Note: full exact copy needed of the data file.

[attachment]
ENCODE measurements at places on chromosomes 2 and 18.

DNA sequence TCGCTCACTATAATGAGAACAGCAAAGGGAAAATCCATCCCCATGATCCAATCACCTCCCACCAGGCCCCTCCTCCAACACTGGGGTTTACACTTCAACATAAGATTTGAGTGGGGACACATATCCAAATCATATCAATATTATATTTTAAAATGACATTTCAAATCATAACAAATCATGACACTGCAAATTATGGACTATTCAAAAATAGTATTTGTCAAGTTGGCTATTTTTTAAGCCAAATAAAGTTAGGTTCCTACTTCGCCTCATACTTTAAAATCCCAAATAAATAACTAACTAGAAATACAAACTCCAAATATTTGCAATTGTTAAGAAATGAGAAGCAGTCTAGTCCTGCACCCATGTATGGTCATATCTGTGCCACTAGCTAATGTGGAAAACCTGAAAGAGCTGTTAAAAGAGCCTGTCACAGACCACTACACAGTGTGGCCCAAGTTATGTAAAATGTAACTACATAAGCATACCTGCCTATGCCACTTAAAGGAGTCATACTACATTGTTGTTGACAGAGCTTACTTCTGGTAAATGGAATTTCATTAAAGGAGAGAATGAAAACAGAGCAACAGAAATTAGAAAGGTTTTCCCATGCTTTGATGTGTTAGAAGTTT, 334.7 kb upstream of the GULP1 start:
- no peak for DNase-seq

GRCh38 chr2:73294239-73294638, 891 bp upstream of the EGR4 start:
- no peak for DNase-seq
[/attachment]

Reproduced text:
ENCODE measurements at places on chromosomes 2 and 18.

DNA sequence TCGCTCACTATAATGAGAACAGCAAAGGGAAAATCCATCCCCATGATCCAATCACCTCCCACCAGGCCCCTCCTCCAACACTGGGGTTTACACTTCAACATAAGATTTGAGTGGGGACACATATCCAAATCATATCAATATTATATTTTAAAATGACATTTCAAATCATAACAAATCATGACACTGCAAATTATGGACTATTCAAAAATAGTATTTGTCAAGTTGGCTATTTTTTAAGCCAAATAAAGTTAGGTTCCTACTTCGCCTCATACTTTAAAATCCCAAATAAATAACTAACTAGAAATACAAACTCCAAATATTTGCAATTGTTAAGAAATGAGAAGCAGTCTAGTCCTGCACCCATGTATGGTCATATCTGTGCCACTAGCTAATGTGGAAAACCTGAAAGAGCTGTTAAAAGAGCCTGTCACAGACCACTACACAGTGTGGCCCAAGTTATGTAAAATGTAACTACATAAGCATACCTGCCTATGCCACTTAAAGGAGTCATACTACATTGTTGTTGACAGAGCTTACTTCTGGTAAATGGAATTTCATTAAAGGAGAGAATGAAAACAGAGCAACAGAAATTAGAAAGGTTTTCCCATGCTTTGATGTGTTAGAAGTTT, 334.7 kb upstream of the GULP1 start:
- no peak for DNase-seq

GRCh38 chr2:73294239-73294638, 891 bp upstream of the EGR4 start:
- no peak for DNase-seq